Sunday, 12 September 2010

A visit to Bodnant Garden

Bodnant garden is about thirty five minutes from here.  Membership of the RHS (or the National Trust) means I don't have to pay each time I go in so I go quite often, maybe three or four times a year.  I am most inclined to go in spring when the camellias and magnolias are out and crowds of daffodils wash up against the paths.  I have of course gone when the famous laburnum walk is in flower although that is not my favourite time: too many people and not enough time to meander and muse.  We went last week because Ian has never seen it and I wanted him to visit.  It is fascinating to find that the changing season changes your view of the garden and your assessment of it.


Every year it is spring that really excites me and I have only slowly come to love an autumn garden but the main border at Bodnant was an absolute cracker, glowing with yellows, russets and oranges and making me smile at its glorious exuberance.


On this narrow path you can walk along the back of the border and while the front is the showpiece, the back is pretty good too, backed by a high stone wall which holds the sun and makes the whole border a place for bees and butterflies on a warm September afternoon.


For the first time ever this was my favourite part of the garden.  It wasn't pretty as it is in spring, it wasn't romantic as it is in summer; it was exciting, an uprush of colour and warmth that made me want to hold onto the moment quite as strongly as I normally do in May, standing on the edge of summer.


In front of the house, still occupied by the family which created the garden,  three wide terraces look out onto the mountains of Snowdonia.  At the top is a formal rose garden, looking a bit tired by this time of year.  Below that this huge pool is flanked by cedars.  One of these is a steely blue grey, huge and spreading, underplanted with epimedium and crowded with sturdy pinecones.


The border which ends this terrace is a soft rush of purples and grasses.  I give up my anti-grass prejudice.  First of all I was challenged by Karen of An Artist's Garden and then by Zoe, both of them with a formidable eye for form and shape.  These are the kind of gardeners you don't ignore.  Chastened, I started really looking at grasses in other people's gardens and gradually I began to feel that I  might be able to use them.  I am still not a fan of prairie planting, stunning only when done by a total master and often, to my eye, an unstructured blur and a mess.  But a fountaining grass stopping the eye momentarily yet letting you see beyond is both arresting and an invitation.

And they do hold the light.

There is a lot of maintenance work going on at Bodnant at the moment.  New beds are being created and whole areas of yew have been replanted.  There are still some marvellous older yew hedges, newly trimmed and smart as a soldier's haircut.


Part of the magic of Bodnant, aside from its stupendous setting, is the way the formal gardens give way to heavily planted trees and shrubs which fall down the hill towards the water in the bottom of the Dell.  Whenever I have been before, and we are talking twelve times or more, this has been my favourite part of the garden, where the crowds thin out and the shade takes over.  There are some massive trees in here as well as the glossy leaved camellias.  Even the magnolias are huge, great trees where your eyes get lost in the canopy.  But this time I came away with very few pictures and with the formal gardens singing to me.  Why? I am not quite sure.  Clearly the woodland is a spring show and will never be spectacular in September when so much of it is based on evergreens.  Clearly also I had caught that main border at the height of its powers.  And on a sun drenched September day perhaps you want to stay in the sun, looking out at those green and purple mountains behind the planting.  The dark and the shade will come soon enough.   For now let's stay out in the sun.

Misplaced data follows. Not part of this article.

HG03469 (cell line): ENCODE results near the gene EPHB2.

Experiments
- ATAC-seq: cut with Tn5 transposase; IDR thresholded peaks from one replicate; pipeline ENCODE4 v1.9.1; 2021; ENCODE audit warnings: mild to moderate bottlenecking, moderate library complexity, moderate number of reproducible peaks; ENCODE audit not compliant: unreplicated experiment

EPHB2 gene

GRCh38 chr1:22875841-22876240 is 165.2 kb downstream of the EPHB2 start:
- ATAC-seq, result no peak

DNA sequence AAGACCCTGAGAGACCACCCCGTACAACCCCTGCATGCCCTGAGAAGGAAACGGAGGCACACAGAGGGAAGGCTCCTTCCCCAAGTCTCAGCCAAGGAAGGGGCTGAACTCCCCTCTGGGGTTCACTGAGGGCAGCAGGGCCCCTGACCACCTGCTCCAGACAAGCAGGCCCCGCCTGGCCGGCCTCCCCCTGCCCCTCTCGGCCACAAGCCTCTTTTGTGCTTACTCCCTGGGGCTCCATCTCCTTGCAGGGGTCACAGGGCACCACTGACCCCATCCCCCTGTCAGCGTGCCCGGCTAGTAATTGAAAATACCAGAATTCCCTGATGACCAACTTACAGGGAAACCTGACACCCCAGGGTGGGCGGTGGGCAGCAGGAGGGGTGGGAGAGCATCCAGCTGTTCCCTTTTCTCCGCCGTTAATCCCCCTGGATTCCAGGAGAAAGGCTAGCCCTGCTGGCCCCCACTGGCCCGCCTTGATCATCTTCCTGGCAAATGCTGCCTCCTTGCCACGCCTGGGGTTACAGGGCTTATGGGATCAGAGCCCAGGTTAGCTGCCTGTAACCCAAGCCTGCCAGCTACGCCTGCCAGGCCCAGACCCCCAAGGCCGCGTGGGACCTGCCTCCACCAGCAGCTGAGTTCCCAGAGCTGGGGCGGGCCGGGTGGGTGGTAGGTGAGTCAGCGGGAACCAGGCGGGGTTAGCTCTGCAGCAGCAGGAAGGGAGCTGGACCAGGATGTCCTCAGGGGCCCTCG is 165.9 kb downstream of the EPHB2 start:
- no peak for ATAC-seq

32 comments:

  1. Gosh - did I challenge you, I am sure I only "wondered if you would consider"

    I am happy that you are looking at grasses with new eyes - and I believe that you may just find one, that will suite you down to the ground.
    K
    xx

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  2. No, no, you definitely challenged me! I seriously remember sitting up and taking notice which I would not have done if you had been only "wondering if I would consider"!

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  3. Actually maybe I would, as it was you.

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  4. Oh!

    Looking forward to seeing you on Friday - then you can challenge some of my (messy) planting
    :)
    K

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  5. What a gorgeous spot to walk and dream and visit.

    Lovely.


    yvonne

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  6. Oh Elizabeth, how fortunate you are to have such a lovely garden virtually at your door step.
    Love the Autumnal colours of the border, just brilliant.
    Each season brings it's own beauty sometimes we just have to look a little harder.
    My tastes towards plants have changed over the years.
    I never used to like natives but have found some beautiful plants recently and have incorporated them into my garden. So don't be surprised if you find yourself planting out grasees before long!

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  7. Great photos of Bodnant. I've only been once, in Spring, and you've made me want to go back right now. The main borders look wonderful.

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  8. What a fabulous post; it flowed and it was as if I was with you viewing that garden. I do so agree that one can have favourite areas in gardens one visits often - I too love Spring borders or finding areas less frequented, but those Autumn colours are stunning, as are your photos.

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  9. It is a few years since I have been to Bodnant (summer holidays in N Wales) & so have only seen it at that time of year. It has stayed in my mind as one of my favourite gardens & I remember my son aged about 9 or 10 entering a NT competition descibing it as his favourite.

    I must re-visit.